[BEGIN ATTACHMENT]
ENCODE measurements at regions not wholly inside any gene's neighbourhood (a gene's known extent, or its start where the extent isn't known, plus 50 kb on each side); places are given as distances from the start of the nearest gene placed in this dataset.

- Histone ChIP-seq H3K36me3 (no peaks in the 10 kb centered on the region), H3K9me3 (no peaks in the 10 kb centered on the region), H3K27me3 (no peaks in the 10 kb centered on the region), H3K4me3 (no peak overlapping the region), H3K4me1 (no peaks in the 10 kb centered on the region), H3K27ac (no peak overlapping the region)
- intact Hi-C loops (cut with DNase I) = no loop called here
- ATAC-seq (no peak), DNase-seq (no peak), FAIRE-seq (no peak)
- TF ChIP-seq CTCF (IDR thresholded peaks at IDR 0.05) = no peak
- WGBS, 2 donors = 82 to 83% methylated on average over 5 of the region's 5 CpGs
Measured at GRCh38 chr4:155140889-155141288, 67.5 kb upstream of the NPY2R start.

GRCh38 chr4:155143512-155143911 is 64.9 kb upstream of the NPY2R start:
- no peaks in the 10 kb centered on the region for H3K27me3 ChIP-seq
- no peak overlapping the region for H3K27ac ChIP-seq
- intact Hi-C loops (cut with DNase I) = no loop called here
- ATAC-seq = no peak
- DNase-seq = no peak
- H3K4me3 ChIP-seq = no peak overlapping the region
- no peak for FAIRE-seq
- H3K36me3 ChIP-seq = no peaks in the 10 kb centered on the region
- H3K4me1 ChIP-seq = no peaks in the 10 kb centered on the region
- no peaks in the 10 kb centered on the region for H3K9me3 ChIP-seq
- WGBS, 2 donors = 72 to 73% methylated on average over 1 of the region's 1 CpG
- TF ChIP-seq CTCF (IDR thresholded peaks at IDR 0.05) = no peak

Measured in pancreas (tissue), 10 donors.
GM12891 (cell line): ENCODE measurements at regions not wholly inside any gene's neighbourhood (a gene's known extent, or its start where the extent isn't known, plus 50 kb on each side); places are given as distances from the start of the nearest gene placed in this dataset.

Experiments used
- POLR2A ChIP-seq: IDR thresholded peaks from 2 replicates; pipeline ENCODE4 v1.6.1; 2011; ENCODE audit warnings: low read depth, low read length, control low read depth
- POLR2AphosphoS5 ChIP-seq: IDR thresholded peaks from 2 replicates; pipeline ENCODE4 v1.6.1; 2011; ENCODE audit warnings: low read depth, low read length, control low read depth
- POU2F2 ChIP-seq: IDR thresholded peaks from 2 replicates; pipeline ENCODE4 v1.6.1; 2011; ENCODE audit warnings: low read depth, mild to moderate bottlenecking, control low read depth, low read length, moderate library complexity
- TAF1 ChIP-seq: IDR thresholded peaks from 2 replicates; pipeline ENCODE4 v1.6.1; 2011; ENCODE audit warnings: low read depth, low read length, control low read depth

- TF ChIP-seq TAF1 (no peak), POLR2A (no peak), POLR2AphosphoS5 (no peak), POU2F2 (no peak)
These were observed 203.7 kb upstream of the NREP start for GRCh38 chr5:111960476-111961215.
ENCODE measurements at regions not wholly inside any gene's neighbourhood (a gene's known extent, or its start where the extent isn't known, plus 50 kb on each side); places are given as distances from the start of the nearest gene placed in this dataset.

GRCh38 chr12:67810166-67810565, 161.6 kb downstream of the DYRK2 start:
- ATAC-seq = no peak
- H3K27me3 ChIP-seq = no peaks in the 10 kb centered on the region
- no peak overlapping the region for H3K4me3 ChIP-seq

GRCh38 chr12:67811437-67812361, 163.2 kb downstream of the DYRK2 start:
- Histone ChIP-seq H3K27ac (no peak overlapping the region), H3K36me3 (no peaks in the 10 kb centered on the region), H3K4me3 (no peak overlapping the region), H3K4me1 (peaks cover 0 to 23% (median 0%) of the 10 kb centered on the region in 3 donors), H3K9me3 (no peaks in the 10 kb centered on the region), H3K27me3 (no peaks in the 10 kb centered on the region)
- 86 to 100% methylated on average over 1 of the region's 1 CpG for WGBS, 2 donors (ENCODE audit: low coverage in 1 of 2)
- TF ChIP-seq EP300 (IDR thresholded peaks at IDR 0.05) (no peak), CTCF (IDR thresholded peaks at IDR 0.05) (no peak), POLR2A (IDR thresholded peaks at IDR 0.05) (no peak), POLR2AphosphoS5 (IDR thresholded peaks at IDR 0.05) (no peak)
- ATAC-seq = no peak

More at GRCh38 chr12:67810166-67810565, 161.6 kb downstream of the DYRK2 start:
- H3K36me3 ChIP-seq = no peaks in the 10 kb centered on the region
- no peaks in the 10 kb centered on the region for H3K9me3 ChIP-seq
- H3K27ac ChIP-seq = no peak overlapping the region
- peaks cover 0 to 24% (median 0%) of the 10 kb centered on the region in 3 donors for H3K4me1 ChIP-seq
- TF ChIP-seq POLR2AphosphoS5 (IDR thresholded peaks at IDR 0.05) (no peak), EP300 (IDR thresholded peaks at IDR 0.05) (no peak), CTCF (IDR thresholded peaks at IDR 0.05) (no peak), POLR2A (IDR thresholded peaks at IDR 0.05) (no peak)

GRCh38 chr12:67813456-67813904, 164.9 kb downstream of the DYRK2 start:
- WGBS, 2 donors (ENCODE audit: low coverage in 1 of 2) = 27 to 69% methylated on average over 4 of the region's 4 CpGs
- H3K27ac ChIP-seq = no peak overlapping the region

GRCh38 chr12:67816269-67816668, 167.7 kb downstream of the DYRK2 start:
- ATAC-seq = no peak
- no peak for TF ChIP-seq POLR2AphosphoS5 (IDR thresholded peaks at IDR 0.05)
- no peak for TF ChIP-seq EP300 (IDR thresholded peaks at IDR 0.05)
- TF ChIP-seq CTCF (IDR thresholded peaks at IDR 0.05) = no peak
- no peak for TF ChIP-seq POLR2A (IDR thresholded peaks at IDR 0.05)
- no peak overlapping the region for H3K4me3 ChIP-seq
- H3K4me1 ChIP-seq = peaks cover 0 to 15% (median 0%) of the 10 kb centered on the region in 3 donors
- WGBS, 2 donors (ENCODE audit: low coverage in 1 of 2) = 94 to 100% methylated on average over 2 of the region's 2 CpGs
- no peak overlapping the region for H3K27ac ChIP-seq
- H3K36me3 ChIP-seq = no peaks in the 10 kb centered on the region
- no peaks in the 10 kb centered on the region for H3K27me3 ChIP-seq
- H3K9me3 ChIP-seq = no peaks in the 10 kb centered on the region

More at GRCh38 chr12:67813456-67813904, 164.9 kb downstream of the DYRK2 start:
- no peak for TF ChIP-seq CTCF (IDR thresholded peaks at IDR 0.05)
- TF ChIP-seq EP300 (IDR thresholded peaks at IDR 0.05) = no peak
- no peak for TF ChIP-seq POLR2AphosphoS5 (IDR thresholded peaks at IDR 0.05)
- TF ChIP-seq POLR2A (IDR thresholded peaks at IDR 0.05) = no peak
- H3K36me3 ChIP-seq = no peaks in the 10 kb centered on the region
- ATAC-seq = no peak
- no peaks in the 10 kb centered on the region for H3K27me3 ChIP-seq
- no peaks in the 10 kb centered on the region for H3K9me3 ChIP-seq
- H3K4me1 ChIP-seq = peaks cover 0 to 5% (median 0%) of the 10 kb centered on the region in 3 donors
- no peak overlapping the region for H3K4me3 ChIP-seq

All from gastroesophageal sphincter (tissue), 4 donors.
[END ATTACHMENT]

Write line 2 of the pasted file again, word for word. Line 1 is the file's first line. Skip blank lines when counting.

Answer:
- Histone ChIP-seq H3K36me3 (no peaks in the 10 kb centered on the region), H3K9me3 (no peaks in the 10 kb centered on the region), H3K27me3 (no peaks in the 10 kb centered on the region), H3K4me3 (no peak overlapping the region), H3K4me1 (no peaks in the 10 kb centered on the region), H3K27ac (no peak overlapping the region)